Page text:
HB 1656 has been filed and is in the Rules Committee awaiting committee assignment. 
Mokena, IL… As the 101st General Assembly gets underway, State Representative Margo McDermed (R-Mokena) has put out a new survey to engage with constituents on issues that are expected to come up.  
“I am working on setting my legislative priorities and it is important from me to hear from the residents who will be impacted by the decisions I make in Springfield,” Rep. McDermed said. “Ultimately I work on behalf of my constituents and this will be a very important resource for me in the coming months.”
Many residents in the 37th will soon see a 12 question survey appear in their mailbox. Residents are asked to it out and return it in the mail to 11032 W Lincoln Hwy, Frankfort, IL 60423. The survey is also available online here.
“As always, constituents can continually reach out to my office share their input on any and all legislative issues, but these I feel are some of the biggest issues that we will face in the 101st GA,” Rep. McDermed continued. “I highly encourage everyone to take a moment to fill out this brief survey and thank you in advance for your input.”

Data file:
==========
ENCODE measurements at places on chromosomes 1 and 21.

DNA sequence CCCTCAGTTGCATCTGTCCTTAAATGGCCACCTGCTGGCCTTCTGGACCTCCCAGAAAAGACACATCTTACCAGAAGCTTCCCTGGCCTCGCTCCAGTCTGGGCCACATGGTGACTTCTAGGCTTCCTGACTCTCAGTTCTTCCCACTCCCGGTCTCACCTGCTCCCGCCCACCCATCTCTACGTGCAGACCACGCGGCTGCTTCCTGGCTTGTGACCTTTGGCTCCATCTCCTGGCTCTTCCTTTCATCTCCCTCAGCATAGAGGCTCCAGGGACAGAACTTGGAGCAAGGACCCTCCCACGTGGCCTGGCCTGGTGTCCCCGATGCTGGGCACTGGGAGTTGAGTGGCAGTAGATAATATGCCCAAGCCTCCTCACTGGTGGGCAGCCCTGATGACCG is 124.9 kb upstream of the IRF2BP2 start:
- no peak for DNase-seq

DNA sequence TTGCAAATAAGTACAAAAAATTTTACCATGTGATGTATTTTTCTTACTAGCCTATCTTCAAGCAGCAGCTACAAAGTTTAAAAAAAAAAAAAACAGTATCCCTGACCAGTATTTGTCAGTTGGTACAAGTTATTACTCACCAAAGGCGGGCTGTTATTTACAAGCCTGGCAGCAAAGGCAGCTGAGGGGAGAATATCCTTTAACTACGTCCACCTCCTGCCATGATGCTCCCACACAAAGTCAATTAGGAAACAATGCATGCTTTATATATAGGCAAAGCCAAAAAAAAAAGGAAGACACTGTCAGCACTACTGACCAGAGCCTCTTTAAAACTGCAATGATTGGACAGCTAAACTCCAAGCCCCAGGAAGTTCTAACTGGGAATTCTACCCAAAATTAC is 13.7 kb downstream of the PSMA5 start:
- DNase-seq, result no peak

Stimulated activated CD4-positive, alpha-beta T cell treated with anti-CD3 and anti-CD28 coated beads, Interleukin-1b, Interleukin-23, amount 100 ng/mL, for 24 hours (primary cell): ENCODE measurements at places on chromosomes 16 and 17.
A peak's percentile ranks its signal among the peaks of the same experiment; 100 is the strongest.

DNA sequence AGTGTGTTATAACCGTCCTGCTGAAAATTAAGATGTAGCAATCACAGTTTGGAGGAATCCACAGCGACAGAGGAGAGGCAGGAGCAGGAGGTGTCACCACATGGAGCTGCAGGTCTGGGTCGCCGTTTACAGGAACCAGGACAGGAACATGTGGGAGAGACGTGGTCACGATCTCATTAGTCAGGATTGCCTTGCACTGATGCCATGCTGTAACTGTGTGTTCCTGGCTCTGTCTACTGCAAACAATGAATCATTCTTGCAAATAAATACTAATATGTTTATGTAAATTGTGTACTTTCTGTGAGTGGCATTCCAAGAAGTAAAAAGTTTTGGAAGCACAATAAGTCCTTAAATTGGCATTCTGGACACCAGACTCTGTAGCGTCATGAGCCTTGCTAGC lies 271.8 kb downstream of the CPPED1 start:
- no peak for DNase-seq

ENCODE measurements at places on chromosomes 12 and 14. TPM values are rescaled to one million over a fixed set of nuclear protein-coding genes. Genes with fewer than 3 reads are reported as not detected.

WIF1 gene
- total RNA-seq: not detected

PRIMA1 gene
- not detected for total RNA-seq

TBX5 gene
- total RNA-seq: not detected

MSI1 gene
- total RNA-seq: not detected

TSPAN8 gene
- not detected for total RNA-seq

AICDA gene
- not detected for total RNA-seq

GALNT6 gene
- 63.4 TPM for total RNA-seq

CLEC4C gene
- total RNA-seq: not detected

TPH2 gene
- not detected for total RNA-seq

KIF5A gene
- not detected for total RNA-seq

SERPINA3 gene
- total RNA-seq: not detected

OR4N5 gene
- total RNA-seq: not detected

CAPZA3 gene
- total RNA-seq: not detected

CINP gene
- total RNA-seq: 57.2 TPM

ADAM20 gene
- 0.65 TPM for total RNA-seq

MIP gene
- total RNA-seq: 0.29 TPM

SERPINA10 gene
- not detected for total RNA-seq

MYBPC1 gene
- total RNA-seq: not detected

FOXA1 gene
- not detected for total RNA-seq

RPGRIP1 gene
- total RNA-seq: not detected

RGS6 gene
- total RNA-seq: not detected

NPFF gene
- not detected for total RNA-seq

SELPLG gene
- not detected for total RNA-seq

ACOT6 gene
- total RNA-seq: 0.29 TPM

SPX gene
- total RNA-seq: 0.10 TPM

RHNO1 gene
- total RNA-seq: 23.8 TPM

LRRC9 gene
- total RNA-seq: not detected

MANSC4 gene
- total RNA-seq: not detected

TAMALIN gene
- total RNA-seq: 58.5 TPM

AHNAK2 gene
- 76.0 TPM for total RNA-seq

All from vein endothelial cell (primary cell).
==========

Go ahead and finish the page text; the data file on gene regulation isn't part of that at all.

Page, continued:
The 37th legislative district that Rep. McDermed represents includes all or parts of New Lenox, Mokena, Tinley Park, Frankfort, Homer Glen, Joliet, Lockport, and Orland Park. If you have any questions, you can call Rep. McDermed’s office at (815) 277-2079. 
Springfield, IL… State Representative Margo McDermed (R-Mokena) wants to put the full weight of the Illinois House behind a national effort to encourage telephone providers to implement new protocols that will crack down on illegal robocalls and filter out spoofed calls.

 “Residents are fed up with these incessant calls,” Rep. McDermed said. “Taking action and enforcing current law however, is complicated by technology and loopholes.”
Federally, robocalls from anyone other than politicians or charities are illegal. However, that hasn’t stopped them. 30 billion robocalls were made in 2017, a number that is growing from year-to-year because of new technology like autodialers that companies can use to send out thousands of phone calls every minute for an incredibly low cost. Having a phone number registered on the national Do Not Call Registry does little to discourage or stop criminal phone scams and other annoying calls as the companies that use this technology don’t bother to screen for numbers on the registry. According to the Federal Trade Commission (FTC) robocalls and scams are the number one consumer complaint and they received 4.5 million complaints in 2018. In 2017 an estimated 22.1 million Americans lost $9.5 billion dollars from phone scams.